May. 28th, 2007 08:36 pm
mountain_laurel: (Default)
it's just so goddamn wonderful to have Daddy-O back! it's amazing how the absence of ~10 lbs. of cat can make an entire apartment feel so empty.

he's gotten more petting than is probably good for me, claimed the top of the new Victrola as his personal Cat Pedestal, and enjoyed the leftovers of an improvised, vaguely middle eastern dinner )

as a final note, Daddy-O approved strongly of the meager leftovers. for dessert i recommend a glass of bourbon and a clove cigarette, to be enjoyed in the fresh evening air with suitable background music.
mountain_laurel: (cognitive hazard)
courtesy of [livejournal.com profile] haineux, who is really living up to his name today, one of the most appalling recipes i've ever encountered: Bacon Snack Bars.

because what could be better for body and soul than a snack made from bacon, peanut butter, Tang, breakfast cereal, refined sugar, and corn syrup?

i mean, other than rat poison.

(yes, i've already seen the Gallery of Regrettable Food.)


Apr. 5th, 2007 09:21 am
mountain_laurel: (Default)
yesterday on my way home from work, i had to finally buy some actual groceries, so i stopped at the Mexican market on the corner. it's a pretty sad little market, really -- the prices are amazing, but the produce is pathetic (what there is of it -- they sell one kind of lettuce: wilted iceberg, and only three kinds of fresh peppers even).

at the butcher counter, i was momentarily stymied, because i couldn't identify most of what was in the glass case. i'm going to have to look this stuff up so i can figure out what's actually edible. but i knew what chorizo suerto was, so i bought some of that, and also some puerco al pastor, pre-marinated. the butcher asked if i spoke Spanish and i panicked and said no, even though i actually do speak a little. i always panic when i have to speak any non-english language to a native speaker, for some reason. either i try and i stutter and hopelessly mispronounce things i can ordinarily say just fine, or i pretend i don't speak any at all. it's stupid and lame and if i'm going to get around in Austin i'm going to HAVE to pick up more Spanish than i know. (for god's sake, i could have at least managed '¿qué es?'.)

anyway, he leered at me. i'd never been actually seriously leered at. i would've laughed except i was afraid of offending him. and then he charged me half price for the al pastor and said "special for you!" so now he's my favorite butcher, even if he does leer.

so i took home a pound each of chorizo and al pastor, a couple of pounds of onions, a couple of pounds of tomatoes, some jalapenos, lettuce, limes, cilantro, and 36 corn tortillas (the smallest package they had) for $10. i could get to like this place, although i wish they at least had romaine lettuce.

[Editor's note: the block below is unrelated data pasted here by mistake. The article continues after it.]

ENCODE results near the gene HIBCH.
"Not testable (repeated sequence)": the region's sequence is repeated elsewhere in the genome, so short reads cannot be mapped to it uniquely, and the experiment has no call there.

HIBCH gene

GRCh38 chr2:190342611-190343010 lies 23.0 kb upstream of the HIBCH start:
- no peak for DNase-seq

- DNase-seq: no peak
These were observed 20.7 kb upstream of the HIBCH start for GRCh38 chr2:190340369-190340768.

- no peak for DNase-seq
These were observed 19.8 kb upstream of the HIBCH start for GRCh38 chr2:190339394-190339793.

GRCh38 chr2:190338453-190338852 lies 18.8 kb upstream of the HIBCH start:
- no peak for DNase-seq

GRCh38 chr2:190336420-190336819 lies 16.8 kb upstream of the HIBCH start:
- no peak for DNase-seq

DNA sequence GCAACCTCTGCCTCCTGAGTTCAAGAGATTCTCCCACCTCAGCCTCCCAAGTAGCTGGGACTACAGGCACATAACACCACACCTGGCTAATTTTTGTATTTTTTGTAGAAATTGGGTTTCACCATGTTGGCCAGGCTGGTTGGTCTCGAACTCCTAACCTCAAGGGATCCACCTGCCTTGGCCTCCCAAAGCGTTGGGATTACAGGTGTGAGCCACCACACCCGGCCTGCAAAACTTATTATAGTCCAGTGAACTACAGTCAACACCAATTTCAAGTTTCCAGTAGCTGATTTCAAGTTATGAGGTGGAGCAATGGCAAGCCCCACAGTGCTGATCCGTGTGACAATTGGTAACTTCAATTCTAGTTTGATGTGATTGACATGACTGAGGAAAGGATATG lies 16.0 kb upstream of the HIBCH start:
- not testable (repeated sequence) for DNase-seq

i also found there's a Central Market not too far from me, so now i know where to go if i need romaine and a non-leering butcher.

did i ever mention that i had an aunt Romaine? she was a Marine during the Korean war, but i think she died a few years ago. i only ever met her once that i remember; she married a descendant of Valentín Canalizo and lived in Long Island, where she had dogs instead of children. i think i'd probably have liked her if i'd had a chance to know her.

i made tacos al pastor for dinner, and god damn, but that was some fine pork -- tender, well-seasoned, and muy delicioso. and while i ate it, i watched the Mythbusters guys try to cut a pig in half with a steel cable. so i guess puerco was the theme of the evening.
mountain_laurel: (BABY!)
yesterday in the Half Price Books, i joked to [livejournal.com profile] valkyrie_kitten that i'd looked everywhere but they just didn't have any "bland midwestern" cookbooks.

"oh," she said, "don't worry, i have lots."

sure enough, when we got home she produced the "A Taste Of Country" cookbook, published by the Jasper County Care Facility.

so. here's what country tastes like:

5 Soup Casserole

1 can cream of chicken soup
1 can cream of mushroom soup
1 can cream of celery soup
1 can chicken and rice soup
1 can vegetable beef soup
2 lbs. hamburger
1 lg. bag chow mein noodles

Brown hamburger and drain. Add all soups and half of noodles. Top with remaining noodles. Bake at 350° for 30-35 minutes. This makes alot! [sic] -- Kelly Seals

and i thought that was pretty bad. then i found this:

6 Can Casserole

1 can chicken rice soup
1 can cream of mushroom soup
1 can Chinese noodle (sm.)
1 can French style green beans (drained)
1 can evaporated milk
1 can tuna, turkey, chicken, or ham

Grease casserole dish. Mix all ingredients and put in pan. Crush potato chips over top. Bake at 350° until bubbly, 45 minutes to 1 hour. -- Jo Smead